SINGAPORE--The Generation 2, or Gen 2, chip compliant to EPCglobal's standard may contain more features than required by businesses, according to an industry observer.
The Gen 2 chip was a result of "a compromise between a [number] of suppliers" in the RFID space, said Francis Dell'ova, business unit manager of RFID and RF memory products at ST Microelectronics, which manufactures RFID chips for various frequency bands. He spoke to ZDNet Asia on the sidelines of the RFID Connect Asia 2006 conference here.
The EPCglobal Gen 2 standard was released in 2004, and Gen 2-certified products were made available in 2005, Tan Jin Soon, executive director of GS1 Singapore, which drives the EPCglobal standard, said Wednesday at the conference. Last year, Tan noted that the standard helps to attain interoperability between tags and readers produced by different RFID suppliers.
While the Gen 2 chip combines improved and additional features compared to the Gen 1 chip, the production costs are higher, even though it is smaller, due to the manufacturing complexities of the next-generation chip, Dell'ova noted.
"We are thinking maybe they (users) don't need that many features," he said, adding that realizing cost optimization of Gen 2 is likely to take place in 1 to 2 years' time, when there is sufficient user feedback.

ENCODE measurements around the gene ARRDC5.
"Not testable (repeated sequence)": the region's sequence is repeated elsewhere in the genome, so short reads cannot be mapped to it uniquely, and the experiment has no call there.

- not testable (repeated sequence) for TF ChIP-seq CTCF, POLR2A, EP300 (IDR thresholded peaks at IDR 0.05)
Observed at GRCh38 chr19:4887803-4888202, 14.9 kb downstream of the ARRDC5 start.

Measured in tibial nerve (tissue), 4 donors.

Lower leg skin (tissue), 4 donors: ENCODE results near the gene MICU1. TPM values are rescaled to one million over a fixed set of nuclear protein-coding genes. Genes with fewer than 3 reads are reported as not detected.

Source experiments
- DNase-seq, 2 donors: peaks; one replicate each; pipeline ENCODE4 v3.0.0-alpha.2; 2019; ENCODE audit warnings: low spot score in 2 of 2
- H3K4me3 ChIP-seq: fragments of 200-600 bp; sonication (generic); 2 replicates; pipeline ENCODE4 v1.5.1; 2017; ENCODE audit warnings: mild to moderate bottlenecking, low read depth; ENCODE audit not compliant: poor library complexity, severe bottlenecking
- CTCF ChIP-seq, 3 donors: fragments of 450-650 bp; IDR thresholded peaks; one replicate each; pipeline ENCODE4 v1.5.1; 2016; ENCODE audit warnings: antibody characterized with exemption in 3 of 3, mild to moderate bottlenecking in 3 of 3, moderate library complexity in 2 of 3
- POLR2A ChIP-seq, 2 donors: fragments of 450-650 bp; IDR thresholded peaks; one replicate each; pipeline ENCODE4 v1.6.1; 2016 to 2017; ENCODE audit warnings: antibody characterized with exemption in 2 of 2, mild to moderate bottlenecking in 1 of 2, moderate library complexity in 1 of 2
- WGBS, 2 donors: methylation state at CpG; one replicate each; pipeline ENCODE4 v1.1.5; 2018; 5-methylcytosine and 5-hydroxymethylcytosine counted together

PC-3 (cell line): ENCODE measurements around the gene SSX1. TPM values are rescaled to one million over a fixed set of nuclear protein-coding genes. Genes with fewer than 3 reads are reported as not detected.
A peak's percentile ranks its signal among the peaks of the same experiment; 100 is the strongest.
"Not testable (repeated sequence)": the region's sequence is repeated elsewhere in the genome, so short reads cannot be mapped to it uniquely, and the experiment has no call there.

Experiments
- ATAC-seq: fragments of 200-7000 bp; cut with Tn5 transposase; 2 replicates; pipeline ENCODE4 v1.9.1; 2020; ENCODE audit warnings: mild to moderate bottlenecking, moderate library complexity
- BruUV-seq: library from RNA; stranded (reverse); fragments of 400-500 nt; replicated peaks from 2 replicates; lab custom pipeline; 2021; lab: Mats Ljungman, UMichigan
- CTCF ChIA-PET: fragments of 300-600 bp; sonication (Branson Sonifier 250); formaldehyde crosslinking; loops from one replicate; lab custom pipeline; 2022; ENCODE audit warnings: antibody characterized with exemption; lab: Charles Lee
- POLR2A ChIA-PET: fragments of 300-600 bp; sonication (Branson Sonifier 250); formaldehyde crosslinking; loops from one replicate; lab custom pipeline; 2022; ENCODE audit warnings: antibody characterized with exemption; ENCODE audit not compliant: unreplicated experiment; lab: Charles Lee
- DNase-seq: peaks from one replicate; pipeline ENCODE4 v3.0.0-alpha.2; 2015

According to Dell'ova, it is possible to drive the costs down by focusing on the "efficient subset" of Gen 2 specifications, or the parts that are most needed, and this could set the stage for a third-generation chip.
Cost is said to be a major factor in the slow take-up rate for RFID. Analysts believe that the RFID tag costs need to drop to about 5 cents before its use becomes mainstream.
Philips, another RFID chip player, announced last week that it will use plastic instead of silicon, in a bid to cut chip costs. Dell'ova, however, noted that the use of polymer in RFID is still in the "laboratory stage" and "key issues" need to be resolved in order for the technology to graduate to an industrial level. The issues include support for ultra high frequency (UHF) bandwidth and the availability of non-volatile memory, or read-write capability.
The industry could see the price of the RFID tag fall to 5 cents or less this year, according to EPCglobal's Tan.
Tan said at the conference that Japan is aiming to produce a 5-cent tag by the end of 2006. The effort, spearheaded by the Japanese Ministry of Trade and Industry, also targets to introduce tags costing 2 cents by 2008.
Dell'ova added that ST Microelectronics is confident of producing a sub-2 cent Class 1 Gen 2 chip by 2008, provided the production volume exceeds 1 billion.